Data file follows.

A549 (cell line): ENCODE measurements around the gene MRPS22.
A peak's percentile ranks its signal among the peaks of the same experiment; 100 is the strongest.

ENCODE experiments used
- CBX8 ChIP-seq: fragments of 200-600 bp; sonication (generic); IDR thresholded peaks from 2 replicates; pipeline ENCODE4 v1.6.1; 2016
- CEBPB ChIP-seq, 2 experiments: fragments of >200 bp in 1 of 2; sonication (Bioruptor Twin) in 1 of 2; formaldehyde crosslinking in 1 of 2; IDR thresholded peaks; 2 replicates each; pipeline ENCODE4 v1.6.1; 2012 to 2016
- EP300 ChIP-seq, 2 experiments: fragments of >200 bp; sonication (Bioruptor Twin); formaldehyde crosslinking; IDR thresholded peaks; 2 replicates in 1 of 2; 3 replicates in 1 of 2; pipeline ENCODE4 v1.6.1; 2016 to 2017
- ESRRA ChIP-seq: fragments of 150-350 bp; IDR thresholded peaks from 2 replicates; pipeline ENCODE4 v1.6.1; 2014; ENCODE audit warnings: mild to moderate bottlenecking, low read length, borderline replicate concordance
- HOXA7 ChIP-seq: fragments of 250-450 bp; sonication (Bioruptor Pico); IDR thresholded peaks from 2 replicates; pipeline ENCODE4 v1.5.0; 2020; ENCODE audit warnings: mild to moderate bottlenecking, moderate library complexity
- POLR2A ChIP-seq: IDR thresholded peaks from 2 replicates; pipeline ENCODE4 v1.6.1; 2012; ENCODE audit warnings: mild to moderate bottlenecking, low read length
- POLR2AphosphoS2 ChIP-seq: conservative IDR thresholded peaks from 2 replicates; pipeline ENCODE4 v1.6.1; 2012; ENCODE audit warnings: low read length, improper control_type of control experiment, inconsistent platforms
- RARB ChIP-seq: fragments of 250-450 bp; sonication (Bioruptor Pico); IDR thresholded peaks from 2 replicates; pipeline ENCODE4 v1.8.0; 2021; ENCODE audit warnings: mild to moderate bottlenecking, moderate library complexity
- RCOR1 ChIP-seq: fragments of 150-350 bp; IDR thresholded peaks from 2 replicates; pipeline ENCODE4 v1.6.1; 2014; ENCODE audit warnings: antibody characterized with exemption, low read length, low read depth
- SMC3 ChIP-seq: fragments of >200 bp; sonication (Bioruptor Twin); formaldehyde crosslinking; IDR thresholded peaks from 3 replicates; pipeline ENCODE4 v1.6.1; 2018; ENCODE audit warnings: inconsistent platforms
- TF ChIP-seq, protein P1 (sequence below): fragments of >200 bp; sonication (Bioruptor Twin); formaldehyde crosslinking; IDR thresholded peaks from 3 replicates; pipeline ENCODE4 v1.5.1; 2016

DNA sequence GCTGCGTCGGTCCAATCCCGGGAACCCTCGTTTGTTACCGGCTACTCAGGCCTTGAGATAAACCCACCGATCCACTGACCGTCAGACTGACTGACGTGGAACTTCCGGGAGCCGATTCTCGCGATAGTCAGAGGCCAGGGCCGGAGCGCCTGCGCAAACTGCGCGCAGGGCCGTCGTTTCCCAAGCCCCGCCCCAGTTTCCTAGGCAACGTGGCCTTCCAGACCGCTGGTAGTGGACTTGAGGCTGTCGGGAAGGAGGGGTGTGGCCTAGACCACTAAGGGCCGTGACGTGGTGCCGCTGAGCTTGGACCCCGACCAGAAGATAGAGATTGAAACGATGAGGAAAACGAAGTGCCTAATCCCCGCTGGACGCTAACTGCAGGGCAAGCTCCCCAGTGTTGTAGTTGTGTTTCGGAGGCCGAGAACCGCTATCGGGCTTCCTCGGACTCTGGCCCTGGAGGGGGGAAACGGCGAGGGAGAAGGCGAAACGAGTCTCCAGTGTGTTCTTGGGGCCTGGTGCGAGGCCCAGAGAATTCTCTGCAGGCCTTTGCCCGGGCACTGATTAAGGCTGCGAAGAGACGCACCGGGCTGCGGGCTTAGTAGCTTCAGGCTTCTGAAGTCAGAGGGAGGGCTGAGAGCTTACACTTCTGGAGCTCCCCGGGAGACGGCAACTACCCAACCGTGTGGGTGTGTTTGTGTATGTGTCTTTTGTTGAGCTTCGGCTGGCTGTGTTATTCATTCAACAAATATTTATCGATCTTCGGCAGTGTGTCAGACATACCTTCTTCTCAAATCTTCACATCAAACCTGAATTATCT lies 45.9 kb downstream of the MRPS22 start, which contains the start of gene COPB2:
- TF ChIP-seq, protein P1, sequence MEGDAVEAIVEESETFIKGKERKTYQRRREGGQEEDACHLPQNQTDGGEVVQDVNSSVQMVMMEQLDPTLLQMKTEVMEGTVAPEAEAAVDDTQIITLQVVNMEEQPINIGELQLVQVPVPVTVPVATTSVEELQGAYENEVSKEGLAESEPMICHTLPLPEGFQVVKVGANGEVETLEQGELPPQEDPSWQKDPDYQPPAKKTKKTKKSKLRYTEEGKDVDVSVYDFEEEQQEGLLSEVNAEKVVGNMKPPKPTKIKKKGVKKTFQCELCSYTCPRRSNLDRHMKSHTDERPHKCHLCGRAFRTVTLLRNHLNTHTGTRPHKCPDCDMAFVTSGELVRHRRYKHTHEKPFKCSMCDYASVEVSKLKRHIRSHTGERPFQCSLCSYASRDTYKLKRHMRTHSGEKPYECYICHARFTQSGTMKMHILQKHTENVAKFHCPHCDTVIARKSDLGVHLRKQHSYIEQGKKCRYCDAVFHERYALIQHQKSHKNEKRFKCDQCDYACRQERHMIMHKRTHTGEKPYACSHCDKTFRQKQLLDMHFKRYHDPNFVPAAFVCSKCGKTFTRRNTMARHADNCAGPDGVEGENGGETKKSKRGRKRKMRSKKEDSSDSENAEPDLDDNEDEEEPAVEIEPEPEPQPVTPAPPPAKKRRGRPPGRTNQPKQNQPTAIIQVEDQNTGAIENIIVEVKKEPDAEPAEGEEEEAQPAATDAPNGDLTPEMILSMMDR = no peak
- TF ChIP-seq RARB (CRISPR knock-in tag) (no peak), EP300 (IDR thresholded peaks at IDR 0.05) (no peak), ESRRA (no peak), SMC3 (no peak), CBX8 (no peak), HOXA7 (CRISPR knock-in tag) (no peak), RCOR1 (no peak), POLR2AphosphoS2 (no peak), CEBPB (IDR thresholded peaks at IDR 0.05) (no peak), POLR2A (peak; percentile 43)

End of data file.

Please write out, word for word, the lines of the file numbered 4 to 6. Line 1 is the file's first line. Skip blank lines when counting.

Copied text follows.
- CBX8 ChIP-seq: fragments of 200-600 bp; sonication (generic); IDR thresholded peaks from 2 replicates; pipeline ENCODE4 v1.6.1; 2016
- CEBPB ChIP-seq, 2 experiments: fragments of >200 bp in 1 of 2; sonication (Bioruptor Twin) in 1 of 2; formaldehyde crosslinking in 1 of 2; IDR thresholded peaks; 2 replicates each; pipeline ENCODE4 v1.6.1; 2012 to 2016
- EP300 ChIP-seq, 2 experiments: fragments of >200 bp; sonication (Bioruptor Twin); formaldehyde crosslinking; IDR thresholded peaks; 2 replicates in 1 of 2; 3 replicates in 1 of 2; pipeline ENCODE4 v1.6.1; 2016 to 2017